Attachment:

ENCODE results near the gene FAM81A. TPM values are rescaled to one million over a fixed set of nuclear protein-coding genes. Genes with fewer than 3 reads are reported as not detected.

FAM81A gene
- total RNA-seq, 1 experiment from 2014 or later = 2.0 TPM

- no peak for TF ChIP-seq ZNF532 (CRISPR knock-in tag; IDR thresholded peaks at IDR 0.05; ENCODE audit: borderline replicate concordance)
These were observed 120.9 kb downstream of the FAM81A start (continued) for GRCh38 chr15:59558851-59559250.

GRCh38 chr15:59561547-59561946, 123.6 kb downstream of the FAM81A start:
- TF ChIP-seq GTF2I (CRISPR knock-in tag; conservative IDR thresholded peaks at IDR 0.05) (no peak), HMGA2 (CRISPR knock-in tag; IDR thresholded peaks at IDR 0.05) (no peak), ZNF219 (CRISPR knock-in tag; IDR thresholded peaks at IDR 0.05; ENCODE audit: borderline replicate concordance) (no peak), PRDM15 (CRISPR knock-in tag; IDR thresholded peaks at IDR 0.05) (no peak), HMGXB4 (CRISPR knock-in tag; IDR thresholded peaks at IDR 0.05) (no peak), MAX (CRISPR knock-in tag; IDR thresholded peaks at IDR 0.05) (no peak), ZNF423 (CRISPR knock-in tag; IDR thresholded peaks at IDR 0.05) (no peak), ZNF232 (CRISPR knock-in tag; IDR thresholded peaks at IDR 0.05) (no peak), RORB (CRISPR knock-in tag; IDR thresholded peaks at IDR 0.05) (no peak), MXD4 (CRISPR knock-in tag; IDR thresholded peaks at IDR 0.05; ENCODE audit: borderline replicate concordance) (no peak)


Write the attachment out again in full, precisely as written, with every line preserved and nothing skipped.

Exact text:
ENCODE results near the gene FAM81A. TPM values are rescaled to one million over a fixed set of nuclear protein-coding genes. Genes with fewer than 3 reads are reported as not detected.

FAM81A gene
- total RNA-seq, 1 experiment from 2014 or later = 2.0 TPM

- no peak for TF ChIP-seq ZNF532 (CRISPR knock-in tag; IDR thresholded peaks at IDR 0.05; ENCODE audit: borderline replicate concordance)
These were observed 120.9 kb downstream of the FAM81A start (continued) for GRCh38 chr15:59558851-59559250.

GRCh38 chr15:59561547-59561946, 123.6 kb downstream of the FAM81A start:
- TF ChIP-seq GTF2I (CRISPR knock-in tag; conservative IDR thresholded peaks at IDR 0.05) (no peak), HMGA2 (CRISPR knock-in tag; IDR thresholded peaks at IDR 0.05) (no peak), ZNF219 (CRISPR knock-in tag; IDR thresholded peaks at IDR 0.05; ENCODE audit: borderline replicate concordance) (no peak), PRDM15 (CRISPR knock-in tag; IDR thresholded peaks at IDR 0.05) (no peak), HMGXB4 (CRISPR knock-in tag; IDR thresholded peaks at IDR 0.05) (no peak), MAX (CRISPR knock-in tag; IDR thresholded peaks at IDR 0.05) (no peak), ZNF423 (CRISPR knock-in tag; IDR thresholded peaks at IDR 0.05) (no peak), ZNF232 (CRISPR knock-in tag; IDR thresholded peaks at IDR 0.05) (no peak), RORB (CRISPR knock-in tag; IDR thresholded peaks at IDR 0.05) (no peak), MXD4 (CRISPR knock-in tag; IDR thresholded peaks at IDR 0.05; ENCODE audit: borderline replicate concordance) (no peak)